Madeline Burrows is the strong force at the front of Boston’s punk outfit Tomboy, and she is taking her first step into full-length solo theater with “MOM BABY GOD,” a play based on undercover research on the youth anti-choice and abstinence-only movements. “MOM BABY GOD” is coming to Davis Square Theatre (not to be confused with the Somerville Theatre down the street) this weekend with performances April 5-7. The three nights are co-presented by Boston Doula Project, Brandeis Women’s and Gender Studies Department, and Boston Hassle. We spoke with Madeline about the show, where her inspiration came from, and how the world at large has reacted to it.
Q: Is “MOM BABY GOD” your first foray into a one-woman show or have you been experimenting with this theatrical format for a while?
A: This is my first full-length solo show, but I had been experimenting with solo performance in shorter formats before committing to doing a full show. I had done a few shorter interactive performances as Lila Rose, who is this real-life right-wing media darling of the anti-choice movement and is also a character in “MOM BABY GOD.” She became almost like a right-wing drag persona for me, and those mini-performances, where Lila would invite an audience on a tour through an imaginary crisis pregnancy center or lead an after-school abstinence-only workshop, formed the foundation for “MOM BABY GOD.” Since then I’ve totally fallen in love with solo performance.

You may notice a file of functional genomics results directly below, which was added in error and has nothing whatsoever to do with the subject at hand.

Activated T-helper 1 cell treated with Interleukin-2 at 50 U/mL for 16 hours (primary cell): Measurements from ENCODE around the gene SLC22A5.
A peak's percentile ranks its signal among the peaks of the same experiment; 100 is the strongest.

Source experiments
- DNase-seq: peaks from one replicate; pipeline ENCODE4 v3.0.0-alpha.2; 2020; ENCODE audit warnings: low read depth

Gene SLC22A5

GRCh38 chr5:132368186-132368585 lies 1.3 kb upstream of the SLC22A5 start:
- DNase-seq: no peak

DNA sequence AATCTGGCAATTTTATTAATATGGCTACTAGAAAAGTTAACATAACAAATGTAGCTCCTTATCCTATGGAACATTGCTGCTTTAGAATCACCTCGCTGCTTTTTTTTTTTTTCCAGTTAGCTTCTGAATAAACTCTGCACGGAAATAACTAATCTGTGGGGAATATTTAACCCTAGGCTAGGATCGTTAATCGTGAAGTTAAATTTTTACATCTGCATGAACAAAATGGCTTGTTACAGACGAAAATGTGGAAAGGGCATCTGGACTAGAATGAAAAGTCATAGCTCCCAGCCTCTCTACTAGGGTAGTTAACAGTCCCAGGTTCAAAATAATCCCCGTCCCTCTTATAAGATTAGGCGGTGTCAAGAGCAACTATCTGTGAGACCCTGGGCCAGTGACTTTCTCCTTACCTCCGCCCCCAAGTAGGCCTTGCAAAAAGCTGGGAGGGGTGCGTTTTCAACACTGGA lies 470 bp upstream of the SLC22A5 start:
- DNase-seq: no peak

Q: For “MOM BABY GOD,” you joined one of these right-wing pro-life organizations for two years. How did you keep your cool within the group? I can imagine that being a very anxiety-inducing environment. Did you ever feel yourself second-guessing your own thoughts about abortion?